| Sputnikmusic
Look I know this looks like a big wall of text, and believe me it really is, but I sort of have a point. First off, it’s true I’m lazy and I’ve spent my entire Christmas break applying for Graduate Schools (get a real job amirite?) and frankly the last thing I want to do this Christmas Eve is hunt down images and work on layout for a few hours. I didn’t even vote in the staff best of (so don’t blame me). Most importantly though a thousand words are worth a picture so maybe these words might paint an appropriate year-in-review. As the title suggests, this has been a year where the 80s have ruled supreme; I want to dedicate this entire year, actually, to the under-appreciated 80s electro-pop duo OMD. Saxophones, keyboards, sex, and hazy soundscapes of drunken post-Sharon Stone effluence and tumescence dominated the sounds of the year—canticles of vanity in the best way possible. M83, Destroyer, and Bon Iver were big movers this year and they ultimately define this sound.
It was a good year. It was not a great year; certainly not a great year in respect to 2010. There were some stellar recordings, but there wasn’t too much fight in reaching my top 25. Feist’s Metals, The Dodo’s No Color, Bill Calahan’s Apocalypse, Phonte’s Charity Starts at Home are significant runners-up, and I never did get to The Roots’ Undun or WU LYF. Once the 25 was set, the order was surprisingly difficult. Outside of the top 5, the order is fairly interchangeable and all the albums changed places at several points. Songs of the year are: “Bay of Pigs” by Destroyer, “Intro (ft. Zola Jesus)” by M83, “Helplessness Blues” by Fleet Foxes, “New Year’s Eve” by Tom Waits, “Surgeon” by St. Vincent, “House of Balloons” by The Weeknd, “Shake It Out” by Florence and the Machine, “Holocene” by Bon Iver, “Rifle Eyesight (Proper Name)” by Cymbals Eat Guitars, “Wilhelm Scream” by James Blake. Without further ado, my favourite albums of 2011:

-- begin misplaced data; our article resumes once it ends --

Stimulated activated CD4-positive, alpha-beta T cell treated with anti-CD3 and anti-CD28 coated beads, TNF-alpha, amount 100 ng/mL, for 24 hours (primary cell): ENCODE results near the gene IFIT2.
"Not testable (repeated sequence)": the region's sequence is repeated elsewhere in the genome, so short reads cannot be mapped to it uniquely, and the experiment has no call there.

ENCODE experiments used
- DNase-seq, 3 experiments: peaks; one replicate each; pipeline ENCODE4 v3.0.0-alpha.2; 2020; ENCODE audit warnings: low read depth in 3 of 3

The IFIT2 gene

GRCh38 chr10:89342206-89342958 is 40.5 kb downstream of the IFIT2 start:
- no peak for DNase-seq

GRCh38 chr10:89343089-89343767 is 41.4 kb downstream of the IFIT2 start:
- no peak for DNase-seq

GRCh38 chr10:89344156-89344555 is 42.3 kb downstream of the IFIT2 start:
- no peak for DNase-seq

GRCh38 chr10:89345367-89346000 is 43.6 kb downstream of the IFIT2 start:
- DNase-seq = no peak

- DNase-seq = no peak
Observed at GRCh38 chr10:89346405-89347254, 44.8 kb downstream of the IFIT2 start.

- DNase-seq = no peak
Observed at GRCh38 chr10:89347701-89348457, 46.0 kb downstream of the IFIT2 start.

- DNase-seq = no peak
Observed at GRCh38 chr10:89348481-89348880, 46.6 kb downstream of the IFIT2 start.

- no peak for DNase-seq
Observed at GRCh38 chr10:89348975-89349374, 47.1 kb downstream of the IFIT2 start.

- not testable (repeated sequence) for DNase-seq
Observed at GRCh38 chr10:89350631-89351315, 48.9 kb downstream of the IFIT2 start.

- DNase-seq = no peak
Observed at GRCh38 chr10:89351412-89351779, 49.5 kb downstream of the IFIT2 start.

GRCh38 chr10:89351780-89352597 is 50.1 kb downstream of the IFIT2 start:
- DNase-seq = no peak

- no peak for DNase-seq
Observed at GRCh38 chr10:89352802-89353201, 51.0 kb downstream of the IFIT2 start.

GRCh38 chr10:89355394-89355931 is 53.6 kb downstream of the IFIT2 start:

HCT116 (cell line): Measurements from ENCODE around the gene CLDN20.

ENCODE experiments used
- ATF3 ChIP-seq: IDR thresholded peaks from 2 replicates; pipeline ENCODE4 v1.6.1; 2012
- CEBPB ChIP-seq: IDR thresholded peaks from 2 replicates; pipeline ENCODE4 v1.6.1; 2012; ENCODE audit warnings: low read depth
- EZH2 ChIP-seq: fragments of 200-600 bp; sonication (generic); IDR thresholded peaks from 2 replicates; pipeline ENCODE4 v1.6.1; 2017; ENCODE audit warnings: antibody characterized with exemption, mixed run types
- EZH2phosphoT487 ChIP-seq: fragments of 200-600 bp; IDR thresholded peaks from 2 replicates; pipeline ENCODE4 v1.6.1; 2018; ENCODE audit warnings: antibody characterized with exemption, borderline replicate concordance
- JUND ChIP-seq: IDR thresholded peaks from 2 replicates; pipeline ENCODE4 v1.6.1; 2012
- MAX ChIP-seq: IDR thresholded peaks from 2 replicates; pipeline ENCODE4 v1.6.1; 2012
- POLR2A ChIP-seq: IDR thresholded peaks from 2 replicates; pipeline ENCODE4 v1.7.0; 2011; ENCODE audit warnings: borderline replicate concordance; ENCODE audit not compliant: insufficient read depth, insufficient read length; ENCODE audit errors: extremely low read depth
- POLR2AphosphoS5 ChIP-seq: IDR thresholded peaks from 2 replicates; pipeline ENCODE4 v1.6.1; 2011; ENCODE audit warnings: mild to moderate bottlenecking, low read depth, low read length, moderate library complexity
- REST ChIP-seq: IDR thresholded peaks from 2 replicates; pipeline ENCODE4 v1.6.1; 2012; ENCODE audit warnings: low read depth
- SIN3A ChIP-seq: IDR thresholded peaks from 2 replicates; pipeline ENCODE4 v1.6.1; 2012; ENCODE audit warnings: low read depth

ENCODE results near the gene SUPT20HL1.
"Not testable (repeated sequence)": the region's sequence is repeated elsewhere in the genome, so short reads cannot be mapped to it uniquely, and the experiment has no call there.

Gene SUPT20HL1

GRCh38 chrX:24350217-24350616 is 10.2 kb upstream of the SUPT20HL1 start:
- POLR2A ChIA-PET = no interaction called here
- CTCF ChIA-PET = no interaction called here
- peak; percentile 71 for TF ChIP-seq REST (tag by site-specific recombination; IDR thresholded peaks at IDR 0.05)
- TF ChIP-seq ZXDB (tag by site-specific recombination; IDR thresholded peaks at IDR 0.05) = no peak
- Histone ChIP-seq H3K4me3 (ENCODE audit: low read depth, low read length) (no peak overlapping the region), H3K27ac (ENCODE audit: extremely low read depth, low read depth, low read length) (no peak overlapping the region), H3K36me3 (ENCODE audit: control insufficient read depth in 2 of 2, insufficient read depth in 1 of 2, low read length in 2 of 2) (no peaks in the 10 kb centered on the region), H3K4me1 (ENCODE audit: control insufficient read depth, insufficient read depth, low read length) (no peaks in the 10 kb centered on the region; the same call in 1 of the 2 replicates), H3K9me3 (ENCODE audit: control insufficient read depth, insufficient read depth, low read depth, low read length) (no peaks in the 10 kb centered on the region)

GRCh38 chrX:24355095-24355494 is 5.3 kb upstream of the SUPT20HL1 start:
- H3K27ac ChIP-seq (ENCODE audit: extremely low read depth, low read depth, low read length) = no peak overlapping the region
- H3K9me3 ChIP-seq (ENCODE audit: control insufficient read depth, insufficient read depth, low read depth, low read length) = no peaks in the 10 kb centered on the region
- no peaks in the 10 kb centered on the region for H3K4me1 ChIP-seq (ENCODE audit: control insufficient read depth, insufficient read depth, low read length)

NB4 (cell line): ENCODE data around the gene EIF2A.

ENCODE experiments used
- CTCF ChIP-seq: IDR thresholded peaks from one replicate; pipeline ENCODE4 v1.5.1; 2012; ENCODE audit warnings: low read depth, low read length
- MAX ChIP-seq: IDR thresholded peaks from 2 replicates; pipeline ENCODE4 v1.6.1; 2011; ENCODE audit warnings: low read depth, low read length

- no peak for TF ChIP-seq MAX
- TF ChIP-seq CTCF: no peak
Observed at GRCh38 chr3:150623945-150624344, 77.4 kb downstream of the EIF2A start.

1. Destroyer – Kaputt

As if I need to add anything else to what I already pointed out in my review. Bejar takes everything that signifies terrible 80s music and uses them to great effect. Case in point: “Suicide Demo for Kara Walker”. This eight minute slab of synths and trumpets manages to use its “cheesy” elements for something very sad indeed. Perhaps it’s the way the trumpets melt into a squall of acid jazz at the end—perhaps it’s how the whole album seems to melt away into the labyrinthine “Bay of Pigs (Detail)” perhaps the only song to top two different personal year-end song lists. Oh Danny boy.

2. M83 – Hurry Up, We’re Dreaming

READ BYVOLUME. ByVolume is watching you.

3. Tom Waits – Bad as Me

Tom. Fucking. Waits…. Next please.

4. Fleet Foxes –Helplessness Blues

Fleet Foxes do it again. They prove my greatest asset when I tell people why I dislike Mumford & Sons. “You just don’t like them because they’re popular.” WRONG. I really just wish Fleet Foxes were more popular. They deserve it more; they have more ingenuity about them, not to mention talent. Are they “original?” Yes, they are, I invoke T.S. Eliot and say that they take what came before them—namely Appalachian folk—and make it into something identifiably their own. So in the eternal question of which is the funnier punch-line, the canoe or another NME review, I think we have are answer. Canoe dig it? Yes—and that’s a terrible pun.

5. Radiohead – The King of Limbs

This is the best Radiohead album. Emphasis on the word album. The King of Limbs feels more cohesive than anything else they’ve ever done. The whole album isn’t built around singles, but rather around flow. The flower imagery spread throughout is apropos; this thing blooms. When you first put on the clusterfuck that is “Bloom” it’s hard to gather a sense of just what the hell is going on. Repeated listens reveal the wanderlust is not in vain. From the congested openings to the breezy, light closer “Separator,” The King of Limbs unfurls itself to the listener. Beautiful.

6. The War on Drugs – Slave Ambient